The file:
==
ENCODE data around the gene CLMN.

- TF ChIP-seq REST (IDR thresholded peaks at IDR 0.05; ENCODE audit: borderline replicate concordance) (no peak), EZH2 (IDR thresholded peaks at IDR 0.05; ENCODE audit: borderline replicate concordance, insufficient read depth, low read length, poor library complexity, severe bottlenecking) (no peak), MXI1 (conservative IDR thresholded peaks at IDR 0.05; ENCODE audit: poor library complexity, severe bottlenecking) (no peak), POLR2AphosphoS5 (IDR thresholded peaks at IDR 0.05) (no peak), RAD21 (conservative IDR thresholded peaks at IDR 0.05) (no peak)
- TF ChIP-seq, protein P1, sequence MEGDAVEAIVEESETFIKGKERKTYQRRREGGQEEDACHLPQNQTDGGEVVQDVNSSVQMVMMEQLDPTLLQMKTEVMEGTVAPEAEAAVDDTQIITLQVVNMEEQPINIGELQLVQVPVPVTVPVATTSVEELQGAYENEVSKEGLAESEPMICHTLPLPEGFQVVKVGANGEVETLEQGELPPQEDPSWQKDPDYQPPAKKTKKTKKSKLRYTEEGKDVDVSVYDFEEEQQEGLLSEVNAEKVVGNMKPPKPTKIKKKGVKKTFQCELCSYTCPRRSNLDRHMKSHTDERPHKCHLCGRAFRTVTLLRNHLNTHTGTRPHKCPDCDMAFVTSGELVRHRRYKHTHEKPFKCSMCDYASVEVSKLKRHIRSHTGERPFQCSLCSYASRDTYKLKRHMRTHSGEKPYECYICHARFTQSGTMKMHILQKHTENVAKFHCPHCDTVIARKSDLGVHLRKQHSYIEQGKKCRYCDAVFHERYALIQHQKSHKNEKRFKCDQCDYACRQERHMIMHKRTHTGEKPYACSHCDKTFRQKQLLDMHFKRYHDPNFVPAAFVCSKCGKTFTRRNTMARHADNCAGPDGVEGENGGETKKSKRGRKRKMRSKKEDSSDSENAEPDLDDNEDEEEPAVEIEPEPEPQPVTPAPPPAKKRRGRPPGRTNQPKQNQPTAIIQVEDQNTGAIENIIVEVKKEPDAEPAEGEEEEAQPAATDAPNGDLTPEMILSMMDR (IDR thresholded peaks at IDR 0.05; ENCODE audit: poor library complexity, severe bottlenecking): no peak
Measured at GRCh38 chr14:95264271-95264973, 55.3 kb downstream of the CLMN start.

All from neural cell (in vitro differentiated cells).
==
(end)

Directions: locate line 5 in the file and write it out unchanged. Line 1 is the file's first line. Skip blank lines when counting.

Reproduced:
All from neural cell (in vitro differentiated cells).